When Portland's KOIN 6 News
changed ownership last year, speculation swirled
in media circles about staff shakeups at the station.
Well hold onto your microphone, because new details have emerged in a lawsuit
filed Tuesday by former KOIN news director Jeff Alan. And it's a bombshell.
Among the allegations: That beloved long-time sports anchor Ed Whelan
was fired due to discrimination by the new owner.
And that Alan's new bosses forced him to hire Kacey Montoya,
a news reporter with a history of what the lawsuit calls "sexual, pornographic or otherwise inappropriate" modeling on the web.
According to the lawsuit filed in Multnomah County Circuit Court, Alan's trouble started in April 2007, when Atlanta-based New Vision Television
(NVT) began looking into buying KOIN from Montecito Broadcast Group.
At a July 2007 meeting in Portland, the lawsuit claims that Jason Elkin, CEO of NVT, insisted that Whelan be fired as a condition of NVT buying the station. Alan and Montecito President Sandra Benton objected, the lawsuit says, because Whelan "was a minority, was older and had recovered from a stroke." But the lawsuit says Elkin "angrily insisted."
At the same meeting, the lawsuit says that Elkin asked Alan, then 54, whether he was too old for his job, and made one other disparaging remark about Alan's age.
Whelan was fired on Aug. 20, according to Oregon Media Insiders
. The lawsuit says Alan believed Whelan's firing was discriminatory, but it does not specify in what way.
The sale of the station was finalized on Nov. 1, 2007.
About a month afterward, Alan's new supervisor, Chris Sehring, told Alan to check out a resume tape from prospective news reporter Kacey Montoya
, according to the lawsuit. Sehring told Alan that they "would probably be forced to hire her," the lawsuit says.
Alan objected to hiring Montoya on two grounds, the lawsuit says. First, he believed she was unqualified. And second, according to the lawsuit, "some quick internet searches" revealed that Montoya appeared "in inappropriate material" under the names Kacey Aliece and Kacey Bytheway
You can view some of her material from an archived website here
[NSFW], where she's described as a "lustful and curious blonde" who "loves teasing her viewers with her innocent but naughty schoolgirl sex appeal."
that Montoya's pictures were being sold on multiple erotic websites during her previous stint as morning news anchor at KPSP 2, a CBS affiliate in Palm Springs, Calif.
Montoya tells WW
that before her days as a news reporter she worked as a swimsuit model. She says some of her photos were sold to the owners of various websites. She says she didn't find out they were being sold online until the 2005 blog post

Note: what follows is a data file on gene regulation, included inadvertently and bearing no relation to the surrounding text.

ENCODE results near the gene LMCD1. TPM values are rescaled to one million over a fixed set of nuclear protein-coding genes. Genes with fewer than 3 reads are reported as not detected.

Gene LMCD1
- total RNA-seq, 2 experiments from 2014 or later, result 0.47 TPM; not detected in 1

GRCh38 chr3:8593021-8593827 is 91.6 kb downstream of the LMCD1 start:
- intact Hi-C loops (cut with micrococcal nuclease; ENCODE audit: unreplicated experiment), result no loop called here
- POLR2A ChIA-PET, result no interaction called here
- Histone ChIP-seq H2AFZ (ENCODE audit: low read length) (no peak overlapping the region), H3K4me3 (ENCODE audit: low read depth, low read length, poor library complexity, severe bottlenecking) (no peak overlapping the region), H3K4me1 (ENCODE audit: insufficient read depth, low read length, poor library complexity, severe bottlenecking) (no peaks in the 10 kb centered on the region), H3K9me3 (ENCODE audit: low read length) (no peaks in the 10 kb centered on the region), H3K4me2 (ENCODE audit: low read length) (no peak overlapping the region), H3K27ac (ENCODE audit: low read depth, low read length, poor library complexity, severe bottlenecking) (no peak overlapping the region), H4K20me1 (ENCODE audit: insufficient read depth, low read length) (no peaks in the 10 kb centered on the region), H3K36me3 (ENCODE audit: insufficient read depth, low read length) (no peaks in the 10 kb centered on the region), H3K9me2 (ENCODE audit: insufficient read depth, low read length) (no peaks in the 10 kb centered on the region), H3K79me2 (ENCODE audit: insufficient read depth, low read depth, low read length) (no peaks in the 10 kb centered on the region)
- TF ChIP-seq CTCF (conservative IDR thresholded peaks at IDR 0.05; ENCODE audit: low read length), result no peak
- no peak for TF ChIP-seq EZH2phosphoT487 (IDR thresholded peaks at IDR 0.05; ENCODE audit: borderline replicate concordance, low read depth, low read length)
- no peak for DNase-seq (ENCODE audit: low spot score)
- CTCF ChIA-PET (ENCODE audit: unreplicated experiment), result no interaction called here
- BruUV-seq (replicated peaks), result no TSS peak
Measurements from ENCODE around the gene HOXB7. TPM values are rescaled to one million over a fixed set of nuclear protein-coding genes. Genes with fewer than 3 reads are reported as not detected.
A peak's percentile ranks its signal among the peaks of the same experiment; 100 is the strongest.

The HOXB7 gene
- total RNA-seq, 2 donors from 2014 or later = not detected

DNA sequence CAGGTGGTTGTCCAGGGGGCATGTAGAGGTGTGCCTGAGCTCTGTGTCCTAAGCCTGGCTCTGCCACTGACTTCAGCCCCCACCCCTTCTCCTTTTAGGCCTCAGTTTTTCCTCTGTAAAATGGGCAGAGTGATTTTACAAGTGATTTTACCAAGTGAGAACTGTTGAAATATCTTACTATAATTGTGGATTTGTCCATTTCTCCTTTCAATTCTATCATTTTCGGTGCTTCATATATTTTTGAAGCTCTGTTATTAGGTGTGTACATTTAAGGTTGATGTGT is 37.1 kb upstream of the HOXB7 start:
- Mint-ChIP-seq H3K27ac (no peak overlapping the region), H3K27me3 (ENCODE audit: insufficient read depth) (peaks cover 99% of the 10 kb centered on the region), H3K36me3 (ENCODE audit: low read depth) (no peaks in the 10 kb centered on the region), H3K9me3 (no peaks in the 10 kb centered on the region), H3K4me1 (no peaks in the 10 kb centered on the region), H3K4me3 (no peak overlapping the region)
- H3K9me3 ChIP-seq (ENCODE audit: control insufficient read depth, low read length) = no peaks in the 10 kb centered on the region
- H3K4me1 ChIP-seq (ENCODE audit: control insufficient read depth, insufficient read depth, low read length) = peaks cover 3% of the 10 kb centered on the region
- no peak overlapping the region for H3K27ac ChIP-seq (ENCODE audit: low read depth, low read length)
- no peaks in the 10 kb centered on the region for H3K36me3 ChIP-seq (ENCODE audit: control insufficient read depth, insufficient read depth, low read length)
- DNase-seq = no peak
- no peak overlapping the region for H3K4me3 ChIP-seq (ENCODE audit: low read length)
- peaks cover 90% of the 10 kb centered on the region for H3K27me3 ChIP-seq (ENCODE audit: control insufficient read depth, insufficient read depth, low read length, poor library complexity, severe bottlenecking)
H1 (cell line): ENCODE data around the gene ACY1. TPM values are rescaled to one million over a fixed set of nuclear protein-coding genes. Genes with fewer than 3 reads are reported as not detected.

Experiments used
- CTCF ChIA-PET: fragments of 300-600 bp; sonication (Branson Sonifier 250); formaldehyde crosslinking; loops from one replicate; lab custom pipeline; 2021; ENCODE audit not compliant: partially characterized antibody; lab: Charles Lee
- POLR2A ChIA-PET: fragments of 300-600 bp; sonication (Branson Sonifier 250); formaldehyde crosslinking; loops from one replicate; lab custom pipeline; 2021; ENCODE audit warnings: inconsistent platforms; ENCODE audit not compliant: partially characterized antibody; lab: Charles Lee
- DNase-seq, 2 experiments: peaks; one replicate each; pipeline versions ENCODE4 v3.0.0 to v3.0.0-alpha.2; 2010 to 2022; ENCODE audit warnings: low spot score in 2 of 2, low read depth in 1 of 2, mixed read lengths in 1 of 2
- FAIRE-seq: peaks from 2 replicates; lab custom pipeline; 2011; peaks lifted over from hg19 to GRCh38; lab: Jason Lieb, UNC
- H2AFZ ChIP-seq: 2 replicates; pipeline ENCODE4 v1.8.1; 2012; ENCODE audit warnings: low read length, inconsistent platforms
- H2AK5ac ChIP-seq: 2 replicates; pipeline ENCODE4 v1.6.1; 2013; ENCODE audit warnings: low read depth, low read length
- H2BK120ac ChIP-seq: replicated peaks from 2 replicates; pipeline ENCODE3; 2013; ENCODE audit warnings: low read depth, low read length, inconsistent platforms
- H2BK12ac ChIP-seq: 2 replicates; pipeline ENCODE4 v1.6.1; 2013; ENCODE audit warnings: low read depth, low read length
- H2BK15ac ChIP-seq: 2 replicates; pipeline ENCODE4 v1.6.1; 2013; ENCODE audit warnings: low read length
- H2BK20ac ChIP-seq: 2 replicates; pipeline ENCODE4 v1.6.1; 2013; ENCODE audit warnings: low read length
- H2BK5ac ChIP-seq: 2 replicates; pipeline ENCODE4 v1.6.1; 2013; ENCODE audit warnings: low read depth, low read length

. She says she later had them taken down. Except for one small remnant
found samples of Montoya's modeling work only on archived websites.
Montoya declined to say whether her bosses at KOIN knew about her past work when they hired her. But she said it has been "an issue at every job I've gotten, every one where I got hired."
Montoya stressed that she doesn't regard the photos as erotica.
"I'm not a porn star. I was never a porn star," she says. "I never posed in any pictures with the intent that they would be put on an erotica site. This is not the kind of modeling that I did, and I would like it if you made that perfectly clear."
KOIN news director Lynn Heider stands by Montoya.
"I am proud of Kacey's work and the direction in which her career is headed," Heider wrote in an email to WW
. "She's a team player and a hard worker. We hope to continue our professional relationship with Kacey."
According to the lawsuit, both Alan and Teresa Stedman, KOIN's human-resources director at the time, raised "significant objections" to hiring Montoya. Alan also objected to her salary, which the lawsuit says was set by Elkin at a higher rate than Alan had approved. Those objections were ignored, the lawsuit says.
On Jan. 24, 2008, Alan himself was fired after nearly two years spent as news director. According to the lawsuit, Sehring told him the "management wanted to go in a different direction."
The lawsuit, filed by Lake Oswego lawyers Craig Berne and Scott Snyder, claims Alan was fired due to age discrimination, out of retaliation for opposing Montoya's hiring, and out of retaliation for acting as a whistleblower on Whelan's firing.
The lawsuit seeks Alan's reinstatement as news director at KOIN at his agreed salary of $150,000 a year. He also asks for $1.4 million in economic damages plus $1 million for "emotional distress, humiliation, suffering, inconvenience, mental anguish (and) loss of enjoyment of life."
The suit names New Vision Television and Elkin as defendants. Elkin has not yet returned a phone call seeking comment.
Read about more Juicy Suits here.